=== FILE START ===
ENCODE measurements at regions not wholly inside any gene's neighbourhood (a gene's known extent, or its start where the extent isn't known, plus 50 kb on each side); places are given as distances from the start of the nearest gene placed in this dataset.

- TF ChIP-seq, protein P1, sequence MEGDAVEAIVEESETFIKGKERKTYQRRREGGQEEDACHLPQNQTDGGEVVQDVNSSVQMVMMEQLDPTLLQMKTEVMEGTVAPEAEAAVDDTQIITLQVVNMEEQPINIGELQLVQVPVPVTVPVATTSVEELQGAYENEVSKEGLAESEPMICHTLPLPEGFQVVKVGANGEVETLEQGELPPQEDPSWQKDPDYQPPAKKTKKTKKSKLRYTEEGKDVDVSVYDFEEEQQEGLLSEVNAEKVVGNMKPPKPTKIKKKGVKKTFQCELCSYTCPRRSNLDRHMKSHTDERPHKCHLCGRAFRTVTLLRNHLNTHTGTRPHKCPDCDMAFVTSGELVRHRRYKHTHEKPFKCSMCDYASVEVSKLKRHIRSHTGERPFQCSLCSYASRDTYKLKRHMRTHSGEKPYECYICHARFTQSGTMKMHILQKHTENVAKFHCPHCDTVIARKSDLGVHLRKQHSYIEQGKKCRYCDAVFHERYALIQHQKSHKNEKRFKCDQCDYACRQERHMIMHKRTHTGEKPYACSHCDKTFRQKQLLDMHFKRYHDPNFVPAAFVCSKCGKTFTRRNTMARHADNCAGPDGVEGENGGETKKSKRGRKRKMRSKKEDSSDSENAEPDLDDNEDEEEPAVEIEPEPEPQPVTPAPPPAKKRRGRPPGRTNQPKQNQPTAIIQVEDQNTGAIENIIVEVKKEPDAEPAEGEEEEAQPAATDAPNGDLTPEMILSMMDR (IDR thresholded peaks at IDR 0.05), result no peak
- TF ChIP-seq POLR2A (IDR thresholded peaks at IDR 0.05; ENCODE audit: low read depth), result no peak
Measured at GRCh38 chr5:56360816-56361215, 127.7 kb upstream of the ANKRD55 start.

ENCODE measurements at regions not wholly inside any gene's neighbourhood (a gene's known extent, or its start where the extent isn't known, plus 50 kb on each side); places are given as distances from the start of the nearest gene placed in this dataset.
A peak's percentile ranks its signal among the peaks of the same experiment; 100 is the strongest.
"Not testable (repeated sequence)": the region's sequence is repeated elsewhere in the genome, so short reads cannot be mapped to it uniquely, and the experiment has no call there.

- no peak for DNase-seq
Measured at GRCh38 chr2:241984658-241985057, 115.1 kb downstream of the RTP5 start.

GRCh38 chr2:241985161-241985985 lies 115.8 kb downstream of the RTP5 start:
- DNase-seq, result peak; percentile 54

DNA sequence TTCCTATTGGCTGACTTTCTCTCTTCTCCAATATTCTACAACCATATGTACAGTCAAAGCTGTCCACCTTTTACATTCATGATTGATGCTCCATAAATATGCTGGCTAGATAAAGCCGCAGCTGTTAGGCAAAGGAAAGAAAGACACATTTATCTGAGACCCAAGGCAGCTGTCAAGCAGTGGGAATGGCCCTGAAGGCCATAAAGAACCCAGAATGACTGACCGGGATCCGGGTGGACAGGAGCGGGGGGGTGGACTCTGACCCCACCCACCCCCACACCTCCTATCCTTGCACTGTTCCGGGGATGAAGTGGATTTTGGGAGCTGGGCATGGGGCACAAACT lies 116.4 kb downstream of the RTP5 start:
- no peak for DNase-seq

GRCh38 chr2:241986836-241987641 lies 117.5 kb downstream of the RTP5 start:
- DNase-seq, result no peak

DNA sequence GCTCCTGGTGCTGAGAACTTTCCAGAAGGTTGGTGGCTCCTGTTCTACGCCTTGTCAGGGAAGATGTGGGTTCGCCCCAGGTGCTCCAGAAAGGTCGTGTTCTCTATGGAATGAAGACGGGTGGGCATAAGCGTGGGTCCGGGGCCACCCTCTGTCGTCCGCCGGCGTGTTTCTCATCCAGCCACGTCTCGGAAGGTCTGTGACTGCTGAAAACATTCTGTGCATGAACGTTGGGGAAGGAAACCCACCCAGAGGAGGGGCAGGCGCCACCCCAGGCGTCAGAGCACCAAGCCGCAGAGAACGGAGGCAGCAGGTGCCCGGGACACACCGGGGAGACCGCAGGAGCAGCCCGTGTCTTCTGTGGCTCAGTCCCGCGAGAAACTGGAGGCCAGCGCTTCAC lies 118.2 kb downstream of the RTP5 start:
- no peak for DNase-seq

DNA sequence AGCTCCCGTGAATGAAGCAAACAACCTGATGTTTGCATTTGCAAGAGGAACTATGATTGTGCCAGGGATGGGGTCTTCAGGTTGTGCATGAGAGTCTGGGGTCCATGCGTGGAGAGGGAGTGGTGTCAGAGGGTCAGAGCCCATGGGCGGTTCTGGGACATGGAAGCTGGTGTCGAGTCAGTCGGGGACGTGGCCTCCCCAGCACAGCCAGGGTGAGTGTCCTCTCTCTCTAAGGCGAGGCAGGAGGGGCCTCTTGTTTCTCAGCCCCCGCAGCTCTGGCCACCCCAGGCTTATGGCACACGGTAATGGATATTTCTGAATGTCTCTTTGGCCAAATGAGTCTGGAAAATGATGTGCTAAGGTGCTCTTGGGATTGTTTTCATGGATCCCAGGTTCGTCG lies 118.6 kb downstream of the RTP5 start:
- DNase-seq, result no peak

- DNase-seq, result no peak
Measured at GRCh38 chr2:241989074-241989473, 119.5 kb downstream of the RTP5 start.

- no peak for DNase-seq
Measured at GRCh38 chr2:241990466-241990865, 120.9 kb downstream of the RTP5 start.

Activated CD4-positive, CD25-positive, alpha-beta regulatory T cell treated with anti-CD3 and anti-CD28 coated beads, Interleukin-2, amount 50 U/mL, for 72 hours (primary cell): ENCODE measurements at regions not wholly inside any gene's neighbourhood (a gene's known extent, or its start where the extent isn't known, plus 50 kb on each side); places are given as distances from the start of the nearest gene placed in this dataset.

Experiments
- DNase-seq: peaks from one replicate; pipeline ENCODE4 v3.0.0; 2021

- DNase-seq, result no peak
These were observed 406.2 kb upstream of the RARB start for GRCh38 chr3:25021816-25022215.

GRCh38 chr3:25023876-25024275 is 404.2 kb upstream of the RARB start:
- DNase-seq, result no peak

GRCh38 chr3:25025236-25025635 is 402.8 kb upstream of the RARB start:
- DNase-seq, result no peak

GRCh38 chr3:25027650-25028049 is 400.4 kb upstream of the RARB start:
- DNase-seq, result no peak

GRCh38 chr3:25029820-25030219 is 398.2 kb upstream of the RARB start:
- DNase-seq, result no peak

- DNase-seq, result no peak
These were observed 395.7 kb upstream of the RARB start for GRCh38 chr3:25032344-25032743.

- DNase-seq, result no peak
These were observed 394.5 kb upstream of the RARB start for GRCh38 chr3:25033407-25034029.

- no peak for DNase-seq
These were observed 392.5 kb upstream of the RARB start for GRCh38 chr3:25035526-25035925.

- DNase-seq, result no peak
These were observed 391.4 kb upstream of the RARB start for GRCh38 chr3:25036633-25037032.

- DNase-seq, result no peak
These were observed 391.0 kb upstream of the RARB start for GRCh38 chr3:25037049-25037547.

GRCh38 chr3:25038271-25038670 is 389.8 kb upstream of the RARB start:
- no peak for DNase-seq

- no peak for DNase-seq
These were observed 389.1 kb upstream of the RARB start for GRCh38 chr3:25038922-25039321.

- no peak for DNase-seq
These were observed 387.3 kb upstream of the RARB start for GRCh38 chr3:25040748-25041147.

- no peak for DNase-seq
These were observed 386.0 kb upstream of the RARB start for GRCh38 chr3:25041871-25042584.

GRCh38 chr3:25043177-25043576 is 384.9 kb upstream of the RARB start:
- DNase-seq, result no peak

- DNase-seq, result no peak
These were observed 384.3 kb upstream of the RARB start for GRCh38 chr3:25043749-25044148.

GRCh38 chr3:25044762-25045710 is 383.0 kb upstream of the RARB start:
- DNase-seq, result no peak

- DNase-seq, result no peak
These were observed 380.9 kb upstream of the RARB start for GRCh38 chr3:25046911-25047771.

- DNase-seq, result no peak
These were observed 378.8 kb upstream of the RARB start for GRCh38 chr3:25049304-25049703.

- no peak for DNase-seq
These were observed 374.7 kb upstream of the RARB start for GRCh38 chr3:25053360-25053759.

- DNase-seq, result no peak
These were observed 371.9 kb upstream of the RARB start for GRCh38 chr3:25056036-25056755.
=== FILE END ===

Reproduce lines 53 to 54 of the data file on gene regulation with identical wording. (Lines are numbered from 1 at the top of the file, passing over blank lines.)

- no peak for DNase-seq
These were observed 386.0 kb upstream of the RARB start for GRCh38 chr3:25041871-25042584.